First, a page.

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The Story of Kyrsten Sinema

As congressional Democrats dramatically scale back the most ambitious social spending bill since the 1960s, they’re placing much of the blame on moderates who have demanded changes. One senator, Kyrsten Sinema of Arizona, has played an outsized role in shaping the bill — but has remained quiet about why. Today, we explore what brought her…

Why Spending Too Little Could Backfire on Democrats

When Democrats first set out to expand the social safety net, they envisioned a piece of legislation as transformational as what the party has achieved in the 1960s. In the process, they hoped that they’d win back the working-class voters the party had since lost. But now that they’re on the brink of reaching a…

A Threat to China’s Economy

Every once in a while a company grows so big and messy that governments fear what would happen to the broader economy if it were to fail. In China, Evergrande, a sprawling real estate developer, is that company. Evergrande has the distinction of being the world’s most debt-saddled property developer and has been on life…

The Sunday Read: ‘Who Is the Bad Art Friend?’

On June 24, 2015, Dawn Dorland, an essayist and aspiring novelist, did perhaps the kindest, most consequential thing she might ever do in her life. She donated one of her kidneys — and elected to do it in a slightly unusual and particularly altruistic way. As a so-called nondirected donation, her kidney was not meant…

Qaddafi’s Son is Alive, and He Wants to Take Back Libya

Before the Arab Spring, Seif al-Islam el-Qaddafi, the second son of the Libyan dictator Col. Muammar el-Qaddafi, was establishing himself as a serious figure internationally. Then, the Arab Spring came to Libya. His father and brothers were killed and Seif himself was captured by rebels and taken to the western mountains of Libya. For years,…

A Showdown in Chicago

Chicago is in the midst of a crime wave — but there is also a question about whether police officers will show up for work. That’s because of a showdown between the mayor, Lori Lightfoot, and the police union over a coronavirus vaccine mandate. Some 30,000 city workers are subject to the mandate, but no…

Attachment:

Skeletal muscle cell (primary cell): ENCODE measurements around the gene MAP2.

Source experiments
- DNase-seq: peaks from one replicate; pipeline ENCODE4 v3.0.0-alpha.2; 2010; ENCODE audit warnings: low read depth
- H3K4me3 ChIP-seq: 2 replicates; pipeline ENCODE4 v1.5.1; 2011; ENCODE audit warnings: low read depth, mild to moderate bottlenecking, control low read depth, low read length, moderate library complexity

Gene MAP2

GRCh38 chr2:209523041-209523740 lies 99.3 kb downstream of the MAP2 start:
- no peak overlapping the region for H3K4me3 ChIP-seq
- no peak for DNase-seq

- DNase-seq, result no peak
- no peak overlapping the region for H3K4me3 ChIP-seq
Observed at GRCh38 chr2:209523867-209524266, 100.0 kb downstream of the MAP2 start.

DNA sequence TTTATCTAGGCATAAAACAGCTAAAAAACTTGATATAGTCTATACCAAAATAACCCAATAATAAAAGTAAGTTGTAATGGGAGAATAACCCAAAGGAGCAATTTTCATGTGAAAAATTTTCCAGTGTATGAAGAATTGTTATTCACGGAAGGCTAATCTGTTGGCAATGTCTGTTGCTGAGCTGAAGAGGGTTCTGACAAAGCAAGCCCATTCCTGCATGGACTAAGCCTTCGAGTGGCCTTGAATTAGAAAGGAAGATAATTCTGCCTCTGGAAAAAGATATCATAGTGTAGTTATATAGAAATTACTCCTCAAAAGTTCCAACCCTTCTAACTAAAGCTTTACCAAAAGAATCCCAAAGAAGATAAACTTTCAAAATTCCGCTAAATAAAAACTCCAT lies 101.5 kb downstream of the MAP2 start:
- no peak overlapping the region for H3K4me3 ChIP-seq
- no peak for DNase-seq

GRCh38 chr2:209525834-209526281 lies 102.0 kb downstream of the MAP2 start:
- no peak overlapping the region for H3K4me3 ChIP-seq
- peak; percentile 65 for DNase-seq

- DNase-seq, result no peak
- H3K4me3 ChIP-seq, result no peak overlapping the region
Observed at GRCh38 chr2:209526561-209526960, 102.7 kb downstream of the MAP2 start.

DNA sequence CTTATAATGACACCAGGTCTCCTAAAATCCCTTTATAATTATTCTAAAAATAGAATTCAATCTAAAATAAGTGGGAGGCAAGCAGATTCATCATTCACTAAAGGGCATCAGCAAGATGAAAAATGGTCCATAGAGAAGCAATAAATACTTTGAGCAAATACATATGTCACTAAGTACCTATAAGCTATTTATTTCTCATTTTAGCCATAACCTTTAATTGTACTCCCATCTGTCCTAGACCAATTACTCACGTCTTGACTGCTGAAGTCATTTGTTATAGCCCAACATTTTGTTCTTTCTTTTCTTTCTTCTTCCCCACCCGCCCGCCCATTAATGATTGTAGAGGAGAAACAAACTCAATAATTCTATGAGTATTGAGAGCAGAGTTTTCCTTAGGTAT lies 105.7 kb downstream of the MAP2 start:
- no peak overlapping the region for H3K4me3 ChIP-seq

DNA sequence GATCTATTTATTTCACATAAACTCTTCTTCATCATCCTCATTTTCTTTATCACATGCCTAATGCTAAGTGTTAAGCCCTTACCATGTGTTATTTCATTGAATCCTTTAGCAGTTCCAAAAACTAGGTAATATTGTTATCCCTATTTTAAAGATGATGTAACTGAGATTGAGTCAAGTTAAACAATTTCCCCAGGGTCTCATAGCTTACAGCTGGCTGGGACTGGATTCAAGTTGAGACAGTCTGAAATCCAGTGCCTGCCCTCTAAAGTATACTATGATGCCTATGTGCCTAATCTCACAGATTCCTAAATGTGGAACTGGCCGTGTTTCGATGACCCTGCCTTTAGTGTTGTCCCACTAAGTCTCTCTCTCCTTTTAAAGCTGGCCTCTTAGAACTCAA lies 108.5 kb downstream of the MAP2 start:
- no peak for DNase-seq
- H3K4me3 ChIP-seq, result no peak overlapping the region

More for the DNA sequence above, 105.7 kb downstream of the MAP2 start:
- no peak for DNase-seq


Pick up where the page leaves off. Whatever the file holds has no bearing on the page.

What’s Next for Biden’s Climate Plan?

The Clean Electricity Program has been at the heart of President Biden’s climate agenda since he took office. But passage was always going to come down to a single senator: Joe Manchin of West Virginia. With Mr. Manchin’s support now extremely unlikely, where does that leave American climate policy? Guest: Coral Davenport, a correspondent covering…

The Life and Career of Colin Powell

Colin Powell, who in four decades of public service helped shape U.S. national security, died on Monday. He was 84. Despite a stellar career, Mr. Powell had expressed a fear that he would be remembered for a single event: his role in leading his country to war in Iraq. We look back on the achievements…

Why Are All Eyes on the Virginia Governor’s Race?

In 2020, Virginia epitomized the way in which Democrats took the White House and Congress — by turning moderate and swing counties. But President Biden’s poll numbers have been waning, and in the coming race for governor, Republicans see an opportunity. Guest: Lisa Lerer, a national political correspondent for The New York Times.  Love listening…

The Sunday Read: ‘Laurie Anderson Has a Message for Us Humans’

When the Hirshhorn Museum told Laurie Anderson that it wanted to put on a big, lavish retrospective of her work, she said no. For one thing, she was busy and has been for roughly 50 years. Over the course of her incessant career, Ms. Anderson has done just about everything a creative person can do….